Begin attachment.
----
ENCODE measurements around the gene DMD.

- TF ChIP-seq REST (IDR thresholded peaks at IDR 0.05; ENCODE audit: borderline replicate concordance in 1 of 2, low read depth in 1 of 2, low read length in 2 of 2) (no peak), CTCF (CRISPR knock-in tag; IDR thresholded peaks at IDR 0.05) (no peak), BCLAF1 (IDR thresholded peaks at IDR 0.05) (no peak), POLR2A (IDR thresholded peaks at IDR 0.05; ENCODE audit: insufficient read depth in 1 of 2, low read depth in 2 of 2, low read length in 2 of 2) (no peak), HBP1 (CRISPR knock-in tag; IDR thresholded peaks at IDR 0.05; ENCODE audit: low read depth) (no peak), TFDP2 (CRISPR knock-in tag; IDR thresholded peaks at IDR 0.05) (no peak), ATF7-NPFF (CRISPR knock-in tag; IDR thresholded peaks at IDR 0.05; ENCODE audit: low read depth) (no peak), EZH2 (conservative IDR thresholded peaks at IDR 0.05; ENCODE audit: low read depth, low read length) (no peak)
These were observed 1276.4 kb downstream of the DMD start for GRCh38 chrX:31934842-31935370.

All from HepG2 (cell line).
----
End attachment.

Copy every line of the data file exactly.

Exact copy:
ENCODE measurements around the gene DMD.

- TF ChIP-seq REST (IDR thresholded peaks at IDR 0.05; ENCODE audit: borderline replicate concordance in 1 of 2, low read depth in 1 of 2, low read length in 2 of 2) (no peak), CTCF (CRISPR knock-in tag; IDR thresholded peaks at IDR 0.05) (no peak), BCLAF1 (IDR thresholded peaks at IDR 0.05) (no peak), POLR2A (IDR thresholded peaks at IDR 0.05; ENCODE audit: insufficient read depth in 1 of 2, low read depth in 2 of 2, low read length in 2 of 2) (no peak), HBP1 (CRISPR knock-in tag; IDR thresholded peaks at IDR 0.05; ENCODE audit: low read depth) (no peak), TFDP2 (CRISPR knock-in tag; IDR thresholded peaks at IDR 0.05) (no peak), ATF7-NPFF (CRISPR knock-in tag; IDR thresholded peaks at IDR 0.05; ENCODE audit: low read depth) (no peak), EZH2 (conservative IDR thresholded peaks at IDR 0.05; ENCODE audit: low read depth, low read length) (no peak)
These were observed 1276.4 kb downstream of the DMD start for GRCh38 chrX:31934842-31935370.

All from HepG2 (cell line).